Holly Root, filling in for Barbara Poelle
As you may know, your usual Tuesday hilarity-and-questionable-intern-employing-advicebringer has finally had enough of the madding crowds of August in New York, and has decamped to cooler climes where the vodka runs free and fast as a 5k.
And so, my phone rings.
Now, compared to the usual tasks that lurk on the other end of an incoming call from 212-UPP-YOURS (I tried to discourage the vanity line, but even I am only so powerful), this one seemed eminently doable.
"Help ‘em out," a voice slurred. "And don't be lame."
Little did she know I had been perched in wait for such a time as this. For you see, gentle readers, Death Kittens excel in two things: biding their time, and always being right.
So I come to you today bearing wise counsel on an issue I shall call The Sticky Wicket. (Coincidentally, also the name of the band Her Slitheriness and I play in on the weekends, but that's neither here nor there.)
Sticky Wicket: Oh bleep! I have an offer! What do I do now?
Here is what you do not do, authorfriends: Scream "Yes!"
The DK has seen this sad scenario play out oh-so-many times. A writer has gotten the opportunity to submit a manuscript to a publisher. Now, many houses will not offer--they will instead encourage the author to obtain an agent, even making some referrals to aid in the process. But let's say this house will offer to an unagented author. So the offer comes in, the author notifies the agents s/he has submitted to, and then less than 24 hours later, before having heard from any of the agents but having worked themselves into a Grade-A lather, the author accepts the offer as-given, certain that the editor will withdraw it otherwise.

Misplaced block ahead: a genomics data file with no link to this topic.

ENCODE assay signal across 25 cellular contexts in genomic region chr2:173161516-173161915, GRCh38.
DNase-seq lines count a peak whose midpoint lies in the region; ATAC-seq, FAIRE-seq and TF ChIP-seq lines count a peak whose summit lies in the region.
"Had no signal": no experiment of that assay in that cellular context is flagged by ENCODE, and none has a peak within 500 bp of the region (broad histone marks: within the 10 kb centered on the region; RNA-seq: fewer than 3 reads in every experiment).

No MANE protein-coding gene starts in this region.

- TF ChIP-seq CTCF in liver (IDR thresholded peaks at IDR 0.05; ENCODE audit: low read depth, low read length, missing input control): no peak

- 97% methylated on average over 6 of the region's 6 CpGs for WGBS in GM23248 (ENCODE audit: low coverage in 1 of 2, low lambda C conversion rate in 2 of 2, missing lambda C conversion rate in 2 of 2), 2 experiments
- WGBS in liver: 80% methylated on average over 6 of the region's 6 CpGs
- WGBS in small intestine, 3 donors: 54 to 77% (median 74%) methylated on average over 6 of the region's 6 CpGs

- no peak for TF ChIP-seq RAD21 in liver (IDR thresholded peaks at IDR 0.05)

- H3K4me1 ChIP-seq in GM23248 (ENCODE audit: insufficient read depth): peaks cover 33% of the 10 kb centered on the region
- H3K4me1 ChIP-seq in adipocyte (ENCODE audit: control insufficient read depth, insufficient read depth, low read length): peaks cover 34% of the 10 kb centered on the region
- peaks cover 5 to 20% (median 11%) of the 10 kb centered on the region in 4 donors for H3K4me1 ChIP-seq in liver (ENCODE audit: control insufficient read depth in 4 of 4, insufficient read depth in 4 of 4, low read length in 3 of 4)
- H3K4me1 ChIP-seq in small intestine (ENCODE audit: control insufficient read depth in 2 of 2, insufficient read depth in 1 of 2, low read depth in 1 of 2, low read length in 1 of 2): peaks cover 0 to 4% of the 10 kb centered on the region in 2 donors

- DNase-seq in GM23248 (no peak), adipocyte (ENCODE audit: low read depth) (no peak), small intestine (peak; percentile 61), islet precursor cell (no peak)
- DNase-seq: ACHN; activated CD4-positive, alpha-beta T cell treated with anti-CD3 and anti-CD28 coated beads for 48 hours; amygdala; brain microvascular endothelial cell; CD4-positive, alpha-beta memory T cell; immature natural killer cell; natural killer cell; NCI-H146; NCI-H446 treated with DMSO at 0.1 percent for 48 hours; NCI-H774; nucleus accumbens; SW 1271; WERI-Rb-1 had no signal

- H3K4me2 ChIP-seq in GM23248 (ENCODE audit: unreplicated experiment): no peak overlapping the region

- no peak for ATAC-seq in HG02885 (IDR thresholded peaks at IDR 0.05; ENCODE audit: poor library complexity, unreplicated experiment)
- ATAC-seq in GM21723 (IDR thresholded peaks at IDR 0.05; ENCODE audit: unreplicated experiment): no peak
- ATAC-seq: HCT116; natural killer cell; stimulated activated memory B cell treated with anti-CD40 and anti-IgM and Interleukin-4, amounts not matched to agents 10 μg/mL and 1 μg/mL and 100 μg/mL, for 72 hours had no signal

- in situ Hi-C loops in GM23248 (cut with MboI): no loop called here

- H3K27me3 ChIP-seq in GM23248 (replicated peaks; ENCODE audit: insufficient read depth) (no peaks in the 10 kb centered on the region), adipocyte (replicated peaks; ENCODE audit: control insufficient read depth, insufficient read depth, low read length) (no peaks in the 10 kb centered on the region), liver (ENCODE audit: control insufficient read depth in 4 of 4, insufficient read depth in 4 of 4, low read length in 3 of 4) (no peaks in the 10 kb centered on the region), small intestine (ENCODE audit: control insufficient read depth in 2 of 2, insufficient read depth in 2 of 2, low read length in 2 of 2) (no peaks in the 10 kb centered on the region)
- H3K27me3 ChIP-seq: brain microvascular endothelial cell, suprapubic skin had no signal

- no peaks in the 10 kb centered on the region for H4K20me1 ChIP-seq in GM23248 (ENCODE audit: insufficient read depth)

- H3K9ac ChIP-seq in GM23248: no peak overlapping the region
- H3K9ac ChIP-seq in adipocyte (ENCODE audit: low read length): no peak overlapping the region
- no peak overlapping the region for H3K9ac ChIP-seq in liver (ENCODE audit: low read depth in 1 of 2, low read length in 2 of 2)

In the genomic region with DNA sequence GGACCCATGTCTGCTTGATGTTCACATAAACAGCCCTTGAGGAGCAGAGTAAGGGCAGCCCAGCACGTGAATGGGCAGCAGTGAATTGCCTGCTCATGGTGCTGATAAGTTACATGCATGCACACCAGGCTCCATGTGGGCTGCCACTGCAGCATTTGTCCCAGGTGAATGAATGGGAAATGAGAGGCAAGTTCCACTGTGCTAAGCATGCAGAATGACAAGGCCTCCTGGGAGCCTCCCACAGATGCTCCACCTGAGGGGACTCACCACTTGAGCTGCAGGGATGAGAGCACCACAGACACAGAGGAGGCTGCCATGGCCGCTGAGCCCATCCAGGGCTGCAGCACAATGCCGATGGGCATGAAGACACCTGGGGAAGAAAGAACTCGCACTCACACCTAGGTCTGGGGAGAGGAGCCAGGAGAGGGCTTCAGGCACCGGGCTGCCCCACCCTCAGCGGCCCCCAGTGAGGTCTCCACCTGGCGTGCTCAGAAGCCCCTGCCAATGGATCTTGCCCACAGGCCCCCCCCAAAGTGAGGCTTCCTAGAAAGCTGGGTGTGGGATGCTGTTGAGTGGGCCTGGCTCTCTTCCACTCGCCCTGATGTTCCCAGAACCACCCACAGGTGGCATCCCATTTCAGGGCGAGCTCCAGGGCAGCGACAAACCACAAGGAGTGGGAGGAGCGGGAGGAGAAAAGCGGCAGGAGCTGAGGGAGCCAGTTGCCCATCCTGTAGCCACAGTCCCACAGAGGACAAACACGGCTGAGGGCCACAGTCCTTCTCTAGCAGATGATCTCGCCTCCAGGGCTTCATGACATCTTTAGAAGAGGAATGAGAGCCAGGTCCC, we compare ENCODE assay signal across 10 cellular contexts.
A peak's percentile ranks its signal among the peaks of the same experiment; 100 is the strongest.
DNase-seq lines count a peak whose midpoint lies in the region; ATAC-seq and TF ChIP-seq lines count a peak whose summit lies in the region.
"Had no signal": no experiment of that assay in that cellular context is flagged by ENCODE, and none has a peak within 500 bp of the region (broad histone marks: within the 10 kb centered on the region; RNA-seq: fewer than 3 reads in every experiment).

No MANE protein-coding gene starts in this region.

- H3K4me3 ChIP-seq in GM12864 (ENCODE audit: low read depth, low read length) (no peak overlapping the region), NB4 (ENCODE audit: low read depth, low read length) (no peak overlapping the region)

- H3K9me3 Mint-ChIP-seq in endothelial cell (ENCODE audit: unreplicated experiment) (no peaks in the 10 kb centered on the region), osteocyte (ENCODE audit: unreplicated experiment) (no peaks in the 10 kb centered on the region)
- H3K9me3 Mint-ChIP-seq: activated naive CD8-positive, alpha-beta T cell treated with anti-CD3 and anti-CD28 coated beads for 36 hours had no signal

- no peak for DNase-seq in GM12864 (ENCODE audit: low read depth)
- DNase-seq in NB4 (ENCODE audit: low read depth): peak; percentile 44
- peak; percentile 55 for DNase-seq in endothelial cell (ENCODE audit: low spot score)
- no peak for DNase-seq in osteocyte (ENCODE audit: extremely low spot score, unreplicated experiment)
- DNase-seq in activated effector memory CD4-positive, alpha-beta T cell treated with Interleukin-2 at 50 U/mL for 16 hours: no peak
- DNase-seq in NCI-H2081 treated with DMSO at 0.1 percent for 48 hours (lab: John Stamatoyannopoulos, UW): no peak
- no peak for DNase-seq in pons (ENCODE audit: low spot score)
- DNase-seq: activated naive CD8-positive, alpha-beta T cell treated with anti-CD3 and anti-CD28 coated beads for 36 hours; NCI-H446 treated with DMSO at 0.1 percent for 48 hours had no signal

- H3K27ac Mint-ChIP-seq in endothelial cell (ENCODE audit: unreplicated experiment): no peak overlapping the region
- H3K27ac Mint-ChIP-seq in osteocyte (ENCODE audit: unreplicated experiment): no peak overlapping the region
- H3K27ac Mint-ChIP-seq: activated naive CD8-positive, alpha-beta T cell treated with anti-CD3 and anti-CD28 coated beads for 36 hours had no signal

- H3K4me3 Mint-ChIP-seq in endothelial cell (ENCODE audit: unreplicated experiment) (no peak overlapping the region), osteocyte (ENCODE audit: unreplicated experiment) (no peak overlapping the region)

No me gusta, authorfriends. For one thing: If they liked it enough to offer, they like it enough for you to consider your next appropriate business decision. For another: If they liked it enough to offer, even if they did back out, someone else might be interested too. And for a third: No good decisions are made out of panic.
The right thing to do is let the agents who are considering know there is an offer, and tell the offering editor that you are looking into lining up an agent. Suggest a date by which you will respond, and then sit on your hands lest you undermine your future success. Use that time to consider your options should you not obtain an agent, and perhaps take up knitting.
This Sticky can also happen when you are agent-hunting and someone calls to invite you aboard the S.S. Agented. Now, if you have done your homework, and after you speak this agent pushes all your yes-buttons and you are very sure, it is acceptable to just withdraw other submissions, particularly if I am on the other end of the phone.
But you are 100% entitled, yea verily encouraged, to sleep on it and/or notify the other people considering your work. Unfortunately, some agents practice the "hard sell" and will say "Why would you need to talk to anyone else?" or "If you can't say yes right now, you're not client material" or other such emotionally-charged things.
Je n'aime, authorfriends. Is this someone you want advising your career? Even if you only receive one offer of representation, there is no law saying you must accept. Unagented is better than poorly agented. Perhaps the agent who offered is not a good fit for you, or does not have enough experience and/or oversight to make you feel comfortable. You are in the driver's seat. You are the talent. Anyone who seeks to make you feel threatened or disempowered stinks like last week's litter.
And if they question, you may say the Death Kitten told you so.